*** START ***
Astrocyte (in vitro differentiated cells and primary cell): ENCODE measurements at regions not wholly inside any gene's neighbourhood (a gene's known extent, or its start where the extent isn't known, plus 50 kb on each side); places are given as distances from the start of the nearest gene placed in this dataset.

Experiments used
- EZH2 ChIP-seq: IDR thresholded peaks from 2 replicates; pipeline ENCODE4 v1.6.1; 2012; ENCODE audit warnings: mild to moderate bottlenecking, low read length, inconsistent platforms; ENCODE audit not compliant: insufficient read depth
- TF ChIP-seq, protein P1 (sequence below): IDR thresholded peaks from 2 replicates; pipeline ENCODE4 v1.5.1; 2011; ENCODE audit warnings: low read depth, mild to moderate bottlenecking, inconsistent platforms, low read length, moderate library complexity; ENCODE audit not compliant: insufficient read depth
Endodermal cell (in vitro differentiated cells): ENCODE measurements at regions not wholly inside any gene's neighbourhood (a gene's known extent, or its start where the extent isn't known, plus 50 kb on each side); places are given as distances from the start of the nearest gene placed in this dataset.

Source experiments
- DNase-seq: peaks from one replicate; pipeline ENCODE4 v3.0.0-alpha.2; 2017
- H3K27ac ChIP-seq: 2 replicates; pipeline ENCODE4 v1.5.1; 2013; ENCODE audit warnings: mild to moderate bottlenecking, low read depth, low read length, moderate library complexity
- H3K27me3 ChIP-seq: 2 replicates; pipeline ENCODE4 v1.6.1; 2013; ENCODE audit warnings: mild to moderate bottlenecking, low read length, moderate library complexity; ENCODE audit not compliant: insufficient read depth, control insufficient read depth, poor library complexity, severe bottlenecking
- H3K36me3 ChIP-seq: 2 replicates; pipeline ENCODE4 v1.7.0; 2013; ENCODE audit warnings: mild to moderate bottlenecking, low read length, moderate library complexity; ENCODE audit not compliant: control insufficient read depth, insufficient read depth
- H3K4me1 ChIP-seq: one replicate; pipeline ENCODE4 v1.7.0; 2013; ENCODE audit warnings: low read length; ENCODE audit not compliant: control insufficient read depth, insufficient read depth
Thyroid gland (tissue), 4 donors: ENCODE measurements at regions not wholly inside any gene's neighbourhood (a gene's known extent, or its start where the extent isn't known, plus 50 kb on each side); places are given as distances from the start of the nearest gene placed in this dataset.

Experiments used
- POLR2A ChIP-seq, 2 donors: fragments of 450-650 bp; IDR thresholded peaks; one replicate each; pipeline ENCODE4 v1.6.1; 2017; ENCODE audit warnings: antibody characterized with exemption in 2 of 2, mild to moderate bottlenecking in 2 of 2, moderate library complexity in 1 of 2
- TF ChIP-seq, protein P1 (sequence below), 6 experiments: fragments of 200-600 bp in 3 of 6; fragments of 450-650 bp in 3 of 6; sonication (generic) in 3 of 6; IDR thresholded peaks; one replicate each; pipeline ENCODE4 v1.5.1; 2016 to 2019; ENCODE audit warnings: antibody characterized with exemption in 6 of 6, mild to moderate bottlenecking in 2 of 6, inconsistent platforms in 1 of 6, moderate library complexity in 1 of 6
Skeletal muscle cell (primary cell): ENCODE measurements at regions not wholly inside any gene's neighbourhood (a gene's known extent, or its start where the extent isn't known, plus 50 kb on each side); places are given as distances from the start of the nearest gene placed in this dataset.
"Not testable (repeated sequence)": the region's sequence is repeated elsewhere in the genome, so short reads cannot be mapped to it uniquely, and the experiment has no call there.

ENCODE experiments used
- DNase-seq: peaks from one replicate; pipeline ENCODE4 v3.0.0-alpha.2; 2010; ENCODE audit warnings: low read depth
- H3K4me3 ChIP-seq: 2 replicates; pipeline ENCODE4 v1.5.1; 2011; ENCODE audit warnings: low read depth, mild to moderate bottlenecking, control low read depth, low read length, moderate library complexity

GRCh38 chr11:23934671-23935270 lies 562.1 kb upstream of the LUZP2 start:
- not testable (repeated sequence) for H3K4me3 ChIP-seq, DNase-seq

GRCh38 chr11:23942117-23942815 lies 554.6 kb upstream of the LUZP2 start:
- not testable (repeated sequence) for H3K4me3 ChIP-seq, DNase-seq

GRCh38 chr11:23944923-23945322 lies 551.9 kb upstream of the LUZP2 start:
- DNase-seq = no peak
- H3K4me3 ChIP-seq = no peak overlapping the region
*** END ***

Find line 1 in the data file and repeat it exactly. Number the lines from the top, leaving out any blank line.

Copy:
Astrocyte (in vitro differentiated cells and primary cell): ENCODE measurements at regions not wholly inside any gene's neighbourhood (a gene's known extent, or its start where the extent isn't known, plus 50 kb on each side); places are given as distances from the start of the nearest gene placed in this dataset.